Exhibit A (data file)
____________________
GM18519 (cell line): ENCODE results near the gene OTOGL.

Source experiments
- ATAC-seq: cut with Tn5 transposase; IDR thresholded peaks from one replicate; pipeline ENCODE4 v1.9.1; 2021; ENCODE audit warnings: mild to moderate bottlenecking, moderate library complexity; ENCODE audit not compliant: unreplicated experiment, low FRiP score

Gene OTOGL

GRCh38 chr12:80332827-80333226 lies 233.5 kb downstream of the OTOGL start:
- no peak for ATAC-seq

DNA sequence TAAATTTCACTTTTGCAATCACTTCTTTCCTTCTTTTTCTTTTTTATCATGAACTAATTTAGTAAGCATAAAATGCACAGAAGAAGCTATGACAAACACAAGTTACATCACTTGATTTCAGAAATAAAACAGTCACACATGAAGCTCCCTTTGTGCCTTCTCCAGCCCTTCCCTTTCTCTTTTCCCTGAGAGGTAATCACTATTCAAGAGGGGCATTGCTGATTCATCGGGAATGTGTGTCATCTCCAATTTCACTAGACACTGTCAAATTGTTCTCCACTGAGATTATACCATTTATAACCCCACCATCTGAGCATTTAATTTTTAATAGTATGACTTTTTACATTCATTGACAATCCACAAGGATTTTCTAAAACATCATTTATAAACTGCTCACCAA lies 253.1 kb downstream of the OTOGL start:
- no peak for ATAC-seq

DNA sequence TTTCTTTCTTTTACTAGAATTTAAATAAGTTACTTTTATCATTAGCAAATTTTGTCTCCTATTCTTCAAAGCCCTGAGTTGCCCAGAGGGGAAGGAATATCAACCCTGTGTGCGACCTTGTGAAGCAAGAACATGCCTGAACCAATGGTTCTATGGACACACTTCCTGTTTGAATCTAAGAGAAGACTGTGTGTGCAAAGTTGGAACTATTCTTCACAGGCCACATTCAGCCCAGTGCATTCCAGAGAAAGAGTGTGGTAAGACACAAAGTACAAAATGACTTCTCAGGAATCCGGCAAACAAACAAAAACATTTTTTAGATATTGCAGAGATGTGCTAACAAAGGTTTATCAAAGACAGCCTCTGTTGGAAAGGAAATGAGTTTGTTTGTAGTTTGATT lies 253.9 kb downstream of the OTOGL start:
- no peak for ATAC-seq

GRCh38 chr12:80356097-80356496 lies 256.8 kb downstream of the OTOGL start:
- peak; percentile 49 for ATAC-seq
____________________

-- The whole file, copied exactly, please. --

GM18519 (cell line): ENCODE results near the gene OTOGL.

Source experiments
- ATAC-seq: cut with Tn5 transposase; IDR thresholded peaks from one replicate; pipeline ENCODE4 v1.9.1; 2021; ENCODE audit warnings: mild to moderate bottlenecking, moderate library complexity; ENCODE audit not compliant: unreplicated experiment, low FRiP score

Gene OTOGL

GRCh38 chr12:80332827-80333226 lies 233.5 kb downstream of the OTOGL start:
- no peak for ATAC-seq

DNA sequence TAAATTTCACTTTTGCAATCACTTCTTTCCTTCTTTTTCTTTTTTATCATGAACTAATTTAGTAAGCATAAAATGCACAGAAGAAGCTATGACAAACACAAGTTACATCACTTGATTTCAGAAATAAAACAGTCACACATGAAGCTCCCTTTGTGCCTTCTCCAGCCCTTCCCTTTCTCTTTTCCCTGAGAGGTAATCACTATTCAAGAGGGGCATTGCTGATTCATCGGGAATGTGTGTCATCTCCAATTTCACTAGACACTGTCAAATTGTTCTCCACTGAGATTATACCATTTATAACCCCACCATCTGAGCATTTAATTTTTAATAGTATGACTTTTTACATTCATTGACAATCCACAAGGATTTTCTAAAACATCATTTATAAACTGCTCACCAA lies 253.1 kb downstream of the OTOGL start:
- no peak for ATAC-seq

DNA sequence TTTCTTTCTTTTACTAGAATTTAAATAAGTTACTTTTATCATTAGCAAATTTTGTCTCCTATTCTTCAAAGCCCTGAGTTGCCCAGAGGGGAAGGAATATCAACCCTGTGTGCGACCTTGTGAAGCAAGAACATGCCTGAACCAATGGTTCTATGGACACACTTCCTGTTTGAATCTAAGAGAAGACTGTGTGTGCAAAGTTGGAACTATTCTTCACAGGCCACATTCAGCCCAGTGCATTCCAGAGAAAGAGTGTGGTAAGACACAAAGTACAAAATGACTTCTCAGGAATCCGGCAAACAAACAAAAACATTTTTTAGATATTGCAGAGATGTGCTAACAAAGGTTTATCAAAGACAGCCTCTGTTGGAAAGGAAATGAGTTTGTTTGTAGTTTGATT lies 253.9 kb downstream of the OTOGL start:
- no peak for ATAC-seq

GRCh38 chr12:80356097-80356496 lies 256.8 kb downstream of the OTOGL start:
- peak; percentile 49 for ATAC-seq